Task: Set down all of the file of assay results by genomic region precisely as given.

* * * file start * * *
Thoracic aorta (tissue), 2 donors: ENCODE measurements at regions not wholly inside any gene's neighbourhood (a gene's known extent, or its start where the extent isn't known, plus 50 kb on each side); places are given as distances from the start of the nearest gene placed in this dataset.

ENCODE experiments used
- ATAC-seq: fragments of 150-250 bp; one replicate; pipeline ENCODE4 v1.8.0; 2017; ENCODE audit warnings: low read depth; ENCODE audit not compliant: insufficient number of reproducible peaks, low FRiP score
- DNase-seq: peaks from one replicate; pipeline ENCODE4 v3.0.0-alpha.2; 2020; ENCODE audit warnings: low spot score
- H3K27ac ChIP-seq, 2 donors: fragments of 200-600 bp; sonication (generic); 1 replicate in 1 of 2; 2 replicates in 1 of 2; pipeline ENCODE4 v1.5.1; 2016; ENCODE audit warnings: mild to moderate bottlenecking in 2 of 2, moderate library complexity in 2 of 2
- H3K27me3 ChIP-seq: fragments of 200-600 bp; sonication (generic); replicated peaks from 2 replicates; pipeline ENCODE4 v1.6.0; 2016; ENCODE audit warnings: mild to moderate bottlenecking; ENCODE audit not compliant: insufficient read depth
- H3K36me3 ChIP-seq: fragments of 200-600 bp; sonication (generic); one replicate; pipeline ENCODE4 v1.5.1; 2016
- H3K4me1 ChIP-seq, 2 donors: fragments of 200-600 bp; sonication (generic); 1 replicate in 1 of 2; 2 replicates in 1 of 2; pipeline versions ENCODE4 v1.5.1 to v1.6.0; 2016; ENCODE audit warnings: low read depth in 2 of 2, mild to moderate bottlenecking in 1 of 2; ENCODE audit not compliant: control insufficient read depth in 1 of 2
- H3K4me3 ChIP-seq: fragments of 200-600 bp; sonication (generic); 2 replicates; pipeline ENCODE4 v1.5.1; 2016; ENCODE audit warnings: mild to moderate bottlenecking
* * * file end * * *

Thoracic aorta (tissue), 2 donors: ENCODE measurements at regions not wholly inside any gene's neighbourhood (a gene's known extent, or its start where the extent isn't known, plus 50 kb on each side); places are given as distances from the start of the nearest gene placed in this dataset.

ENCODE experiments used
- ATAC-seq: fragments of 150-250 bp; one replicate; pipeline ENCODE4 v1.8.0; 2017; ENCODE audit warnings: low read depth; ENCODE audit not compliant: insufficient number of reproducible peaks, low FRiP score
- DNase-seq: peaks from one replicate; pipeline ENCODE4 v3.0.0-alpha.2; 2020; ENCODE audit warnings: low spot score
- H3K27ac ChIP-seq, 2 donors: fragments of 200-600 bp; sonication (generic); 1 replicate in 1 of 2; 2 replicates in 1 of 2; pipeline ENCODE4 v1.5.1; 2016; ENCODE audit warnings: mild to moderate bottlenecking in 2 of 2, moderate library complexity in 2 of 2
- H3K27me3 ChIP-seq: fragments of 200-600 bp; sonication (generic); replicated peaks from 2 replicates; pipeline ENCODE4 v1.6.0; 2016; ENCODE audit warnings: mild to moderate bottlenecking; ENCODE audit not compliant: insufficient read depth
- H3K36me3 ChIP-seq: fragments of 200-600 bp; sonication (generic); one replicate; pipeline ENCODE4 v1.5.1; 2016
- H3K4me1 ChIP-seq, 2 donors: fragments of 200-600 bp; sonication (generic); 1 replicate in 1 of 2; 2 replicates in 1 of 2; pipeline versions ENCODE4 v1.5.1 to v1.6.0; 2016; ENCODE audit warnings: low read depth in 2 of 2, mild to moderate bottlenecking in 1 of 2; ENCODE audit not compliant: control insufficient read depth in 1 of 2
- H3K4me3 ChIP-seq: fragments of 200-600 bp; sonication (generic); 2 replicates; pipeline ENCODE4 v1.5.1; 2016; ENCODE audit warnings: mild to moderate bottlenecking